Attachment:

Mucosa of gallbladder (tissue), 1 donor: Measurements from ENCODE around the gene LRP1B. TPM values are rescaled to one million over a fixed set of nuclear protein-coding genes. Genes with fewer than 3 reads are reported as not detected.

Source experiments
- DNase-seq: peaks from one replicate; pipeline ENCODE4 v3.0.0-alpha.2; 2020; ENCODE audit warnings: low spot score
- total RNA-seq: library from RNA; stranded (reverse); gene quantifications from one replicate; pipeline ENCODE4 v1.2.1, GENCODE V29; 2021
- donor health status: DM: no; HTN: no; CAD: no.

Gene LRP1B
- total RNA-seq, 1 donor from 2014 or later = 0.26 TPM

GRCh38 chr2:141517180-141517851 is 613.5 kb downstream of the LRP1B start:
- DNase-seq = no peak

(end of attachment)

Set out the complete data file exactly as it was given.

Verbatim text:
Mucosa of gallbladder (tissue), 1 donor: Measurements from ENCODE around the gene LRP1B. TPM values are rescaled to one million over a fixed set of nuclear protein-coding genes. Genes with fewer than 3 reads are reported as not detected.

Source experiments
- DNase-seq: peaks from one replicate; pipeline ENCODE4 v3.0.0-alpha.2; 2020; ENCODE audit warnings: low spot score
- total RNA-seq: library from RNA; stranded (reverse); gene quantifications from one replicate; pipeline ENCODE4 v1.2.1, GENCODE V29; 2021
- donor health status: DM: no; HTN: no; CAD: no.

Gene LRP1B
- total RNA-seq, 1 donor from 2014 or later = 0.26 TPM

GRCh38 chr2:141517180-141517851 is 613.5 kb downstream of the LRP1B start:
- DNase-seq = no peak